To the Editor:
As a retired Lutheran pastor, I want to thank you for your recent Editorial on the Jewish High Holy Days, which began this year at sundown on Sept. 24.
It has been my yearly discipline as a Christian to use these sacred days as a time of reflection and repentance for the atrocities down by Christians over the centuries against Jews, all in the name of God — whether it be the Spanish Inquisition, the Crusades, or the active part or fearful silence of too many European Christians during the 20th committing horrific acts repugnant to the God whom we claim to worship.
Likewise, during the recent month of Ramadan, I also use that month to reflect and repent on the horrific acts of violence and murder that Christians through the ages have committed against innocent Moslems (Muslims), also in the name of the God of peace we claim to worship.
Today we read of an upsurge of anti-Semitism and Islamaphobia throughout the world, and yet all three monotheistic religions worship the same God — a God of peace, justice, and mercy.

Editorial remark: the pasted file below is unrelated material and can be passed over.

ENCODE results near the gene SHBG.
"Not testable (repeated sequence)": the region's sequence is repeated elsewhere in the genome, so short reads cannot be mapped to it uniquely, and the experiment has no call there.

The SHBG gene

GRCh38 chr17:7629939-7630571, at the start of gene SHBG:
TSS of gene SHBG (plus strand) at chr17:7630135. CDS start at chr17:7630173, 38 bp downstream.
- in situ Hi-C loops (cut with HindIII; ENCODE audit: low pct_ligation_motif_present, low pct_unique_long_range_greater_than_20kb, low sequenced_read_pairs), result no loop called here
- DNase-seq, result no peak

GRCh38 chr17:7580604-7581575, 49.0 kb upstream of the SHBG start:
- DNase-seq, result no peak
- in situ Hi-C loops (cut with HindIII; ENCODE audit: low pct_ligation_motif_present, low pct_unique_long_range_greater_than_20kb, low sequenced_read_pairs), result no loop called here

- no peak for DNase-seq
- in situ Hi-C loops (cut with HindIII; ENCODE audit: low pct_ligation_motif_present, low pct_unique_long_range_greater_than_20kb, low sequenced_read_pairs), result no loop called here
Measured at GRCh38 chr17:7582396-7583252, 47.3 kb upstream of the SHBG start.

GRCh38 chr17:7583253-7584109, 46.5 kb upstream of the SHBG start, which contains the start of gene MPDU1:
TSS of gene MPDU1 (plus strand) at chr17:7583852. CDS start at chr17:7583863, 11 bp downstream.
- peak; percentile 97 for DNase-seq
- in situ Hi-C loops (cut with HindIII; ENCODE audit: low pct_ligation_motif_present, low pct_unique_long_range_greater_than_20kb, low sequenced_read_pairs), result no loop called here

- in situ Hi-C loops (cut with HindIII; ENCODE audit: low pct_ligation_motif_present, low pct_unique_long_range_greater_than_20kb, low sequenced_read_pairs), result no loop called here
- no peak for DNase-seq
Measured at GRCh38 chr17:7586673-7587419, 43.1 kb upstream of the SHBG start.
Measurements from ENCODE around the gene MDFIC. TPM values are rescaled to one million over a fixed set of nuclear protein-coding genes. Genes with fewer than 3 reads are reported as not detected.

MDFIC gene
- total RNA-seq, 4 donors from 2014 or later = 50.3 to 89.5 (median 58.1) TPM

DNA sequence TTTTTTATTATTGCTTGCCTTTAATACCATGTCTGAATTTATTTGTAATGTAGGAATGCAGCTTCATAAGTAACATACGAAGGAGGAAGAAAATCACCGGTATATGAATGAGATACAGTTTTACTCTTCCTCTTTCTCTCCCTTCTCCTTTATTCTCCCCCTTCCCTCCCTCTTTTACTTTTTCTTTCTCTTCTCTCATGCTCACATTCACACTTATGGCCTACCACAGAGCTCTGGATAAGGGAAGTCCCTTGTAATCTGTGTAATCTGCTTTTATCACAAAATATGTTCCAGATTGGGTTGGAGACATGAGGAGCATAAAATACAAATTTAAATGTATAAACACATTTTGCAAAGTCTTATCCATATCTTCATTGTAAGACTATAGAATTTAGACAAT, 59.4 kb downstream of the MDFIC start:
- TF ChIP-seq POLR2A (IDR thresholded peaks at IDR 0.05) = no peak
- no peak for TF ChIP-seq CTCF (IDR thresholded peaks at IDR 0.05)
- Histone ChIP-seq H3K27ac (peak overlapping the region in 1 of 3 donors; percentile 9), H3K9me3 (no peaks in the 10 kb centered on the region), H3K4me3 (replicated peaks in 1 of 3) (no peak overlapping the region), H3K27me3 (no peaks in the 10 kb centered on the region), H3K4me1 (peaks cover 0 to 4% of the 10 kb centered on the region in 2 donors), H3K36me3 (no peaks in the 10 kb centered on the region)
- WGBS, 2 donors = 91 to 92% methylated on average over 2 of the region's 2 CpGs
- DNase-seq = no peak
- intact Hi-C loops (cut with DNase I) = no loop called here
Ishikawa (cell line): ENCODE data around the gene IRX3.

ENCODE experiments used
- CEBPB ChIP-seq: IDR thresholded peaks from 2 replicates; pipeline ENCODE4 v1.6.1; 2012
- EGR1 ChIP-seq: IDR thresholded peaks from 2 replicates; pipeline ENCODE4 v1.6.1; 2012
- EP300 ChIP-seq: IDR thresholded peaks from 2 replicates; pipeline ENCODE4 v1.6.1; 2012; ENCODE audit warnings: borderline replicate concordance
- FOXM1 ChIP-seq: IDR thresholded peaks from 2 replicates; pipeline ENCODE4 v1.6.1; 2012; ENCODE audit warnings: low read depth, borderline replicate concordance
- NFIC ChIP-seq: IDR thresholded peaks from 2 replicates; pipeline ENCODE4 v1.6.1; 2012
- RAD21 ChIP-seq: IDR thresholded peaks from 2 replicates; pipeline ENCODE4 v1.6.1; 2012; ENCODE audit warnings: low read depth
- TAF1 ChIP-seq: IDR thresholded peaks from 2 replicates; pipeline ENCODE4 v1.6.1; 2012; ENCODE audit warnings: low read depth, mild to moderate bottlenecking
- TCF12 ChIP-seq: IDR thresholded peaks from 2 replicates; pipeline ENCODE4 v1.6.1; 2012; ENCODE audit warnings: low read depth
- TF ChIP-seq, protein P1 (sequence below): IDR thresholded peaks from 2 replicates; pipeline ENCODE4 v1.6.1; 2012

So your final comment that “there is no better time than the present to put aside our religious, ethnic, and economic differences, forgive those who have sinned against us and pray for peace on our very troubled earth,” is very appropriate.
And it is my prayerful wish that when we Christians observe our 40-day Lenten period that begins Feb. 18, 2015, we reflect on how similar our time of fasting and repentance is to both the Jewish High Holy Days and the month of Ramadan.
That kind of reflection, contemplation and conversation can only lead to respect for the other monotheistic religions and a better world for all.
Rev. Bryan A. Leone
Bryan A. Leone is a retired pastor of the Evangelical Lutheran Church in America.